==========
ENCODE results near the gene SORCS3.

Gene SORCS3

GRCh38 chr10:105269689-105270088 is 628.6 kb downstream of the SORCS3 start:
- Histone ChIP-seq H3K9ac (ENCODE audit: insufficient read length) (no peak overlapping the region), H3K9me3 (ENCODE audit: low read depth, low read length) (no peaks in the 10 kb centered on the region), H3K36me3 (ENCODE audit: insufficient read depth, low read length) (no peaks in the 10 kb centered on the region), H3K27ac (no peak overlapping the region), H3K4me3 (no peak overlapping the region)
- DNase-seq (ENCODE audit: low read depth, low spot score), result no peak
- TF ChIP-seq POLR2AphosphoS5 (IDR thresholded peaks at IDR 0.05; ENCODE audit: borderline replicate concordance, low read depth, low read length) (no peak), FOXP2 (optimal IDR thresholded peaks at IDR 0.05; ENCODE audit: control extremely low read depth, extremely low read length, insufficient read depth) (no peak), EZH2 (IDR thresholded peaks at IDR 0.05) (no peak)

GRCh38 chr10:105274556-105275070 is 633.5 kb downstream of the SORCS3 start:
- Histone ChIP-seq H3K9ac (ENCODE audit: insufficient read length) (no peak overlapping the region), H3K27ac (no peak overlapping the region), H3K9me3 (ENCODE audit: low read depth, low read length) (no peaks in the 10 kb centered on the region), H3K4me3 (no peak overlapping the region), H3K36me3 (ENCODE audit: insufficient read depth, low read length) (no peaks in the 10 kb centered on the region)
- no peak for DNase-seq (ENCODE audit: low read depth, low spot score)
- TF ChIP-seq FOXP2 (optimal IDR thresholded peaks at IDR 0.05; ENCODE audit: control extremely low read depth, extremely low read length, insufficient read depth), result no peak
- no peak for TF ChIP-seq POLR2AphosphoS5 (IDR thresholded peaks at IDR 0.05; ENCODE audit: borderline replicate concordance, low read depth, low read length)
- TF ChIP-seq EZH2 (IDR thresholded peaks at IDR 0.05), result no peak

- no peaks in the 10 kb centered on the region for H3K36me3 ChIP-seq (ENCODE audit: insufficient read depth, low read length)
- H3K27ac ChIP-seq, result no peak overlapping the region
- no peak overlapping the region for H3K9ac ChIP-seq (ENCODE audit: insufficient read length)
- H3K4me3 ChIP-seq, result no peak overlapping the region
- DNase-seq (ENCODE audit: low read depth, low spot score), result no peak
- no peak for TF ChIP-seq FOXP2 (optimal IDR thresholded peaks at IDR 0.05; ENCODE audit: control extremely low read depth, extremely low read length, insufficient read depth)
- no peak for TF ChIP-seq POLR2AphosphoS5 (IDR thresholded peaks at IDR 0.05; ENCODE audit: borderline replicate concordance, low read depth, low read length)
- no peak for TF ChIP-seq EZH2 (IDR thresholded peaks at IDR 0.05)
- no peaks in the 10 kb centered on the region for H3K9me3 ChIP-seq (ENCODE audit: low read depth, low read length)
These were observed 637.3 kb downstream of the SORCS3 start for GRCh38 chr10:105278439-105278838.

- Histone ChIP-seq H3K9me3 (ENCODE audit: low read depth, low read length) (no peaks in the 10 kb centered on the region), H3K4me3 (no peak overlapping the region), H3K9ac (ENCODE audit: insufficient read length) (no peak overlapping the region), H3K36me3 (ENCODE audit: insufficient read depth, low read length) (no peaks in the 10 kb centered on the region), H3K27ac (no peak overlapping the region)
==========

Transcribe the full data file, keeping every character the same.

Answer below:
ENCODE results near the gene SORCS3.

Gene SORCS3

GRCh38 chr10:105269689-105270088 is 628.6 kb downstream of the SORCS3 start:
- Histone ChIP-seq H3K9ac (ENCODE audit: insufficient read length) (no peak overlapping the region), H3K9me3 (ENCODE audit: low read depth, low read length) (no peaks in the 10 kb centered on the region), H3K36me3 (ENCODE audit: insufficient read depth, low read length) (no peaks in the 10 kb centered on the region), H3K27ac (no peak overlapping the region), H3K4me3 (no peak overlapping the region)
- DNase-seq (ENCODE audit: low read depth, low spot score), result no peak
- TF ChIP-seq POLR2AphosphoS5 (IDR thresholded peaks at IDR 0.05; ENCODE audit: borderline replicate concordance, low read depth, low read length) (no peak), FOXP2 (optimal IDR thresholded peaks at IDR 0.05; ENCODE audit: control extremely low read depth, extremely low read length, insufficient read depth) (no peak), EZH2 (IDR thresholded peaks at IDR 0.05) (no peak)

GRCh38 chr10:105274556-105275070 is 633.5 kb downstream of the SORCS3 start:
- Histone ChIP-seq H3K9ac (ENCODE audit: insufficient read length) (no peak overlapping the region), H3K27ac (no peak overlapping the region), H3K9me3 (ENCODE audit: low read depth, low read length) (no peaks in the 10 kb centered on the region), H3K4me3 (no peak overlapping the region), H3K36me3 (ENCODE audit: insufficient read depth, low read length) (no peaks in the 10 kb centered on the region)
- no peak for DNase-seq (ENCODE audit: low read depth, low spot score)
- TF ChIP-seq FOXP2 (optimal IDR thresholded peaks at IDR 0.05; ENCODE audit: control extremely low read depth, extremely low read length, insufficient read depth), result no peak
- no peak for TF ChIP-seq POLR2AphosphoS5 (IDR thresholded peaks at IDR 0.05; ENCODE audit: borderline replicate concordance, low read depth, low read length)
- TF ChIP-seq EZH2 (IDR thresholded peaks at IDR 0.05), result no peak

- no peaks in the 10 kb centered on the region for H3K36me3 ChIP-seq (ENCODE audit: insufficient read depth, low read length)
- H3K27ac ChIP-seq, result no peak overlapping the region
- no peak overlapping the region for H3K9ac ChIP-seq (ENCODE audit: insufficient read length)
- H3K4me3 ChIP-seq, result no peak overlapping the region
- DNase-seq (ENCODE audit: low read depth, low spot score), result no peak
- no peak for TF ChIP-seq FOXP2 (optimal IDR thresholded peaks at IDR 0.05; ENCODE audit: control extremely low read depth, extremely low read length, insufficient read depth)
- no peak for TF ChIP-seq POLR2AphosphoS5 (IDR thresholded peaks at IDR 0.05; ENCODE audit: borderline replicate concordance, low read depth, low read length)
- no peak for TF ChIP-seq EZH2 (IDR thresholded peaks at IDR 0.05)
- no peaks in the 10 kb centered on the region for H3K9me3 ChIP-seq (ENCODE audit: low read depth, low read length)
These were observed 637.3 kb downstream of the SORCS3 start for GRCh38 chr10:105278439-105278838.

- Histone ChIP-seq H3K9me3 (ENCODE audit: low read depth, low read length) (no peaks in the 10 kb centered on the region), H3K4me3 (no peak overlapping the region), H3K9ac (ENCODE audit: insufficient read length) (no peak overlapping the region), H3K36me3 (ENCODE audit: insufficient read depth, low read length) (no peaks in the 10 kb centered on the region), H3K27ac (no peak overlapping the region)